Further, where a property rich company is owned by an appropriate proportion (80%) of “qualifying institutional investors” (including pension funds, charities and sovereign wealth funds) for SSE purposes the trading requirement is dropped altogether.

The main benefit of the new trading exemption is that, unlike the SSE, it is available to non-corporate shareholders such as individuals and unit trusts. Where the SSE or the trading exemption is claimed on the sale of a property rich company, the target does not, however, benefit from the same rebasing of its real estate assets as entities sold by funds under the new exemption regime (see below).

Double tax treaties

The UK can only tax a non-resident investor if the terms of any double tax treaty between the UK and the jurisdiction of the non-resident allow it. Most double tax treaties to which the UK is a party allow the UK to tax non-residents on direct disposals of UK real estate as well as disposals of vehicles that are UK “property rich”.

One important exception is the Luxembourg/UK treaty, which prevents the UK from taxing gains on disposals by Luxembourg residents of interests in UK “property rich” vehicles. Many real estate funds and joint ventures use Luxembourg vehicles, and this treaty protection will effectively preserve the current CGT treatment for these vehicles.

The UK is in the process of renegotiating this provision in the Luxembourg treaty, so the protection may not be available for much longer (although the process of renegotiating a double tax treaty can take several years). Further the new rules contain rules preventing new structures being established in Luxembourg in order to take advantage of the treaty protection from CGT.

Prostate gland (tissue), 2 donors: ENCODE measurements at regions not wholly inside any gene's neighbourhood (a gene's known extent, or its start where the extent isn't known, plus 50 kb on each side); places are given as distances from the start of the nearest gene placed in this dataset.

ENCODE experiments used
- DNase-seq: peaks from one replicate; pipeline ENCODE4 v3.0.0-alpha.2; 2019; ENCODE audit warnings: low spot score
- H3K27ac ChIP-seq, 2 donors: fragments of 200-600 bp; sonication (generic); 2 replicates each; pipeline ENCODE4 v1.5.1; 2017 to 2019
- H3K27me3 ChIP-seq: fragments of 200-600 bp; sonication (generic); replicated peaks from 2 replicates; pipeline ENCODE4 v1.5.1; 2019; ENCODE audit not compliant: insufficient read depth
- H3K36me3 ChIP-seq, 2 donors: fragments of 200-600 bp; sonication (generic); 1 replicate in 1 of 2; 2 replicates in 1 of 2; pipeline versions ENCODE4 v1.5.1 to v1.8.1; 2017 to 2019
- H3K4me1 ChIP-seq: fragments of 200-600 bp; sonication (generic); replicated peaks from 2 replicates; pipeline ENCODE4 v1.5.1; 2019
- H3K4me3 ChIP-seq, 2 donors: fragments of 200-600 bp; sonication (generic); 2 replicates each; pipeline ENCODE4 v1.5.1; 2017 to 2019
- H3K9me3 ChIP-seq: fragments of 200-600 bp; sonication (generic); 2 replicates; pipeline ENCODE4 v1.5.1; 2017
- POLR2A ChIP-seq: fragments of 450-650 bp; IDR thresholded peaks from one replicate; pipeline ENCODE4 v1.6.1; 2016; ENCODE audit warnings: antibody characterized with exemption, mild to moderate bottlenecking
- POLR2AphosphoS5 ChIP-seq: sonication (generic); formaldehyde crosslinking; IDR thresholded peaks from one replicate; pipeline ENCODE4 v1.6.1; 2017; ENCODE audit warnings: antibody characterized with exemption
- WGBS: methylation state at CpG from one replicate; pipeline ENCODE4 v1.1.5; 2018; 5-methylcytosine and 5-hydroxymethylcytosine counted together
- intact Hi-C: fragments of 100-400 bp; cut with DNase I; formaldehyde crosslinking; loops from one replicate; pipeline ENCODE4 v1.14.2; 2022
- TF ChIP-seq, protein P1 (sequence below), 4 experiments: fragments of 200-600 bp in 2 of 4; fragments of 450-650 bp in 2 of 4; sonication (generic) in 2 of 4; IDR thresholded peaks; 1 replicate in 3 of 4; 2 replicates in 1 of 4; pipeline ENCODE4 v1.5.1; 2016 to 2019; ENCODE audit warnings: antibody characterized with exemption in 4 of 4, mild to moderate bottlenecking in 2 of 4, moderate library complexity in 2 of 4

Application to funds

One of the main concerns that arose when the new regime was first announced was around the treatment of funds and other collective investment vehicles that commonly use non-UK holding vehicles for their real estate investments. UK pension funds and other institutional investors hold a large proportion of their UK real estate investments through these structures and without special rules these vehicles would all have become subject to tax, leading to these investors suffering tax at fund level where they would not have done if they held assets directly. Similarly they would have suffered from sale prices being discounted by buyers for “latent” gains in the structure. In addition, funds with “master” holding vehicles could have suffered from multiple tax charges on a single gain.

Following engagement between HMRC and the industry, in which this firm participated, this issue has largely been addressed. Fund and joint venture vehicles can enter into elections which have the effect of shifting gains in the holding structure up to the level of investors. This allows pension funds and other exempt entities to benefit from their exempt status and receive their share of gains free of tax.